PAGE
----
Lakers Rumors: LA Must Make Pau Gasol Available Soon

Adam WellsFeatured ColumnistNovember 27, 2012

LOS ANGELES, CA - OCTOBER 24:  Pau Gasol #16 of the Los Angeles Lakers spins from Blake Griffin #32 of the Los Angeles Clippers at Staples Center on October 24, 2012 in Los Angeles, California.  NOTE TO USER: User expressly acknowledges and agrees that, by downloading and or using this photograph, User is consenting to the terms and conditions of the Getty Images License Agreement.  (Photo by Harry How/Getty Images)
Harry How/Getty Images

With the Los Angeles Lakers, it always feels like there is something that has to change.

The hot name on everyone's lips right now is Pau Gasol, and what exactly the team is going to do with him this season. 

As things currently stand, the Lakers don't sound like they are in a hurry to ship Gasol somewhere in order to upgrade their roster. 

According to Mike Bresnahan of the Los Angeles Times, the Lakers are not out there seeking buyers for Gasol at the moment. 

The Lakers aren't actively looking to trade Gasol right now, The Times has learned, because they want to see what happens when Nash returns from a small fracture in his leg.

There are many not so subtle hints in there that the Lakers will eventually try to find a taker for Gasol—words like "actively looking" and "right now" are the most glaring—but the bigger question is, why wait?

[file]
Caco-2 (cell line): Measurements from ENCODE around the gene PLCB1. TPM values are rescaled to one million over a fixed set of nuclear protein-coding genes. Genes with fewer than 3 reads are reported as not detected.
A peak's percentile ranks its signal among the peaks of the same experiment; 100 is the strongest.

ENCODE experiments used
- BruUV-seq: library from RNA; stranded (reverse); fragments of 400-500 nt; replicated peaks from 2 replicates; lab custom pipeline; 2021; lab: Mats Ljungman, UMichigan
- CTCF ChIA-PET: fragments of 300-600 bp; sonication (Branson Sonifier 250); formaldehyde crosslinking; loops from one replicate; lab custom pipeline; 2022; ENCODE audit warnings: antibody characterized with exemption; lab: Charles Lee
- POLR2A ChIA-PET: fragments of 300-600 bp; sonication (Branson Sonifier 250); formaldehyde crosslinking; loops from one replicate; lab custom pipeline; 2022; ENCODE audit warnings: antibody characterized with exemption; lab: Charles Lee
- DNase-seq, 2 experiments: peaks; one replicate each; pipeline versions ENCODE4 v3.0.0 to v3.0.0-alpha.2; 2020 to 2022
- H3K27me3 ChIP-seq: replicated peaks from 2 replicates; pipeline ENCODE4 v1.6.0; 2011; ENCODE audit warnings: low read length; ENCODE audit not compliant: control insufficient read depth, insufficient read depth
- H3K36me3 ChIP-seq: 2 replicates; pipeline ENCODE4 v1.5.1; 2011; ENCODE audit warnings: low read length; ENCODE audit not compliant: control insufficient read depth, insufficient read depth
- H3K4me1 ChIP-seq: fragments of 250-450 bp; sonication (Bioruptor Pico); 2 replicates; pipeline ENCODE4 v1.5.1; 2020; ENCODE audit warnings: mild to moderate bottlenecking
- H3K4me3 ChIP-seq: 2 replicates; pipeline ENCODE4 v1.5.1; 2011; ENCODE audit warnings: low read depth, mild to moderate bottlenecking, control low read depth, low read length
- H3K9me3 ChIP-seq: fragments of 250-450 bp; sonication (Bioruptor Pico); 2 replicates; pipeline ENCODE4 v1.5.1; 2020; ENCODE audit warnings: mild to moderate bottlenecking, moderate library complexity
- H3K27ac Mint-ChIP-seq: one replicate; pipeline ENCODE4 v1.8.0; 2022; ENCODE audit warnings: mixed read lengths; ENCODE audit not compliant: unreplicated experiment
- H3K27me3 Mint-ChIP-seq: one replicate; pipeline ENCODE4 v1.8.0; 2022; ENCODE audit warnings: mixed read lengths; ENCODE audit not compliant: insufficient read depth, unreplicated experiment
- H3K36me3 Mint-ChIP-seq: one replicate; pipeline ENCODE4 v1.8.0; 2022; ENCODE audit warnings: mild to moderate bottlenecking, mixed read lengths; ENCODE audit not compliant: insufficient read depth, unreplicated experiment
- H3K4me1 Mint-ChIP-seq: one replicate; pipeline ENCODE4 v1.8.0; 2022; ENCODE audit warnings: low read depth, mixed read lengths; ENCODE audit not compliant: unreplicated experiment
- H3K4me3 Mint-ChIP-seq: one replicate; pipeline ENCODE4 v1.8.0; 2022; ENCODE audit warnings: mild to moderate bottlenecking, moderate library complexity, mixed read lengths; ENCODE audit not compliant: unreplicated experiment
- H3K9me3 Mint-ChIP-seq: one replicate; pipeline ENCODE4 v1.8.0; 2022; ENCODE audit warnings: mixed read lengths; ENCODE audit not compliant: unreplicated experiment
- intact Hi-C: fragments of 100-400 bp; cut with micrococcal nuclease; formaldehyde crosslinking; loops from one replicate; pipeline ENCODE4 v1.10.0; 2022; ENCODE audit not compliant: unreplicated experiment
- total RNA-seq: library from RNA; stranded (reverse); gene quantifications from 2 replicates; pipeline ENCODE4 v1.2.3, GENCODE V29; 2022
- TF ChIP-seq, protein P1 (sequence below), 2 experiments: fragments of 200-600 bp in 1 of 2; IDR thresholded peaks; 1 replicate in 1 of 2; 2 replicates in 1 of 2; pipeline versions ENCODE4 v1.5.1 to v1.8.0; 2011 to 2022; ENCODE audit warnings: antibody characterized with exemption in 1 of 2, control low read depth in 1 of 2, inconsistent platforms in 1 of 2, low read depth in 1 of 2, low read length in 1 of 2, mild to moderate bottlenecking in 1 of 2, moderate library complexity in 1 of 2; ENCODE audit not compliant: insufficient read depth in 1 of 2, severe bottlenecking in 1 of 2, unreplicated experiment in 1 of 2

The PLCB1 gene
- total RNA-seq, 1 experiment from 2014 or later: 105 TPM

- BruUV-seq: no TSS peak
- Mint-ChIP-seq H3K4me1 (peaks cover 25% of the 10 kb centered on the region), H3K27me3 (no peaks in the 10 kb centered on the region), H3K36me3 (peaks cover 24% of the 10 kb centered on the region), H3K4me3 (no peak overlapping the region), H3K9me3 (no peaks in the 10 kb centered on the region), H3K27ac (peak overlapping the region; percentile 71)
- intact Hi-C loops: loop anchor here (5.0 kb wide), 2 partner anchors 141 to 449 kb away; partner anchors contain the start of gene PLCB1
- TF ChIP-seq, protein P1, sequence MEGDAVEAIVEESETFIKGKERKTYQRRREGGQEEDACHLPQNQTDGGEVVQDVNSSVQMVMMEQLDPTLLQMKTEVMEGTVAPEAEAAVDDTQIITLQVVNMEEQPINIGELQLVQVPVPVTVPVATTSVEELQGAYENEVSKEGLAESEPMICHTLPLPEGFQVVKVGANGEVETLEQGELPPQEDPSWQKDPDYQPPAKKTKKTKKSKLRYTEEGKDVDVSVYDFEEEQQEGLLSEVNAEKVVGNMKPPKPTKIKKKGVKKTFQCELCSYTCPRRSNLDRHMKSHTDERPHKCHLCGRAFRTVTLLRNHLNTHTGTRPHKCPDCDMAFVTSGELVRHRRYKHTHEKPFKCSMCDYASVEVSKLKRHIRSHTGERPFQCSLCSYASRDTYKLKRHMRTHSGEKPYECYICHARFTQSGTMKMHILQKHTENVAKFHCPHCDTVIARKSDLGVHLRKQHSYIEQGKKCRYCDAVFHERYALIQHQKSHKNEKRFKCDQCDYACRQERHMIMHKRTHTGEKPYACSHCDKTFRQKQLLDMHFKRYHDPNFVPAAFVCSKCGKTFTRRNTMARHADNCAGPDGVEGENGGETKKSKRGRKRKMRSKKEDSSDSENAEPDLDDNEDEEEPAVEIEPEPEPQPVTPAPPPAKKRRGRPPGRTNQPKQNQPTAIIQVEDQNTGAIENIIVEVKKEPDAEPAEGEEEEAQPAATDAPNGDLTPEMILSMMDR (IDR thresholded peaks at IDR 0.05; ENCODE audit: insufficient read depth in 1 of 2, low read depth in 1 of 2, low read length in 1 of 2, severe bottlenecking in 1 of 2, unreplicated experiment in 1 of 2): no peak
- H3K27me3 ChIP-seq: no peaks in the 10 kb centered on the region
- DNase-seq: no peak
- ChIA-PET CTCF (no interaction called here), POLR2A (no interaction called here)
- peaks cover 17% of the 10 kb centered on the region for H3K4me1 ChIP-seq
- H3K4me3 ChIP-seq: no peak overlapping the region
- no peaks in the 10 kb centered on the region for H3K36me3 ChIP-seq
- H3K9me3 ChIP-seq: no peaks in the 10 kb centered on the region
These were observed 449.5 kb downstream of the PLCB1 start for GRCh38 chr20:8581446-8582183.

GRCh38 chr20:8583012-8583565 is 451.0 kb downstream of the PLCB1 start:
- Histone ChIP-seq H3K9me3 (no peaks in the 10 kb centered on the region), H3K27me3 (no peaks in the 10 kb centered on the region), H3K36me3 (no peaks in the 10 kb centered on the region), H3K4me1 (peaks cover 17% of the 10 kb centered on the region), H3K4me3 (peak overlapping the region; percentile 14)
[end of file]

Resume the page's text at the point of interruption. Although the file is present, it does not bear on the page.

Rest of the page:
Nash might be the missing piece to what the Lakers want to do—after all, Mike D'Antoni's offense works best when Nash is leading it—though what happens to the Lakers if Nash's presence doesn't fix everything?

Remember, for all the great things Nash can do on a court, he is never going to be a serviceable defensive player. His value is tied up strictly in how many points he can add to an offense. 

Which brings us back to Gasol, whose value has never been lower as he is averaging just 13.4 points and 9.1 rebounds per game. Those are very good numbers for most power forwards in the NBA, but Gasol is more than five full points below his career average. 

Perhaps Gasol's problems are why the Lakers want to hang on to him for now, so he can reestablish some value when Nash returns. 

Yet teams also have to look at assessing value.

Gasol is making $19 million this season and $19.3 million next season. That is a lot of cash to be paying anyone, let alone a declining big man who needs a point guard to increase his offensive output. 

The longer Gasol goes at his current pace, the less value he will have to teams looking to acquire him, therefore making it difficult for the Lakers to justify trading him. 

Gasol does not seem like a fit in this offense—even when Nash comes back—because he is a big man who can create his own shot. But since the Lakers have so many players who need to touch the ball, Gasol doesn't have as many opportunities as he used to. 

The Lakers would be wise to start shopping Gasol sooner rather than later, so they can find a team that still sees some value in him.

He doesn't have much left at this stage of the game.